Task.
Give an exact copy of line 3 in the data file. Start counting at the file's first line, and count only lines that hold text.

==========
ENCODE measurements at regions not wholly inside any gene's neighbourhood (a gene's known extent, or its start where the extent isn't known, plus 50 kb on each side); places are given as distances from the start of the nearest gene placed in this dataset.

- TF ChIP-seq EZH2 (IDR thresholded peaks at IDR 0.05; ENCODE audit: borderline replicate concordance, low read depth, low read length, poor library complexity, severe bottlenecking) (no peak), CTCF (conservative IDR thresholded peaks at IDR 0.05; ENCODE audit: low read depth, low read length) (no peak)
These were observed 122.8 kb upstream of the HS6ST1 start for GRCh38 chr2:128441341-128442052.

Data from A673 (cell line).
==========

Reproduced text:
These were observed 122.8 kb upstream of the HS6ST1 start for GRCh38 chr2:128441341-128442052.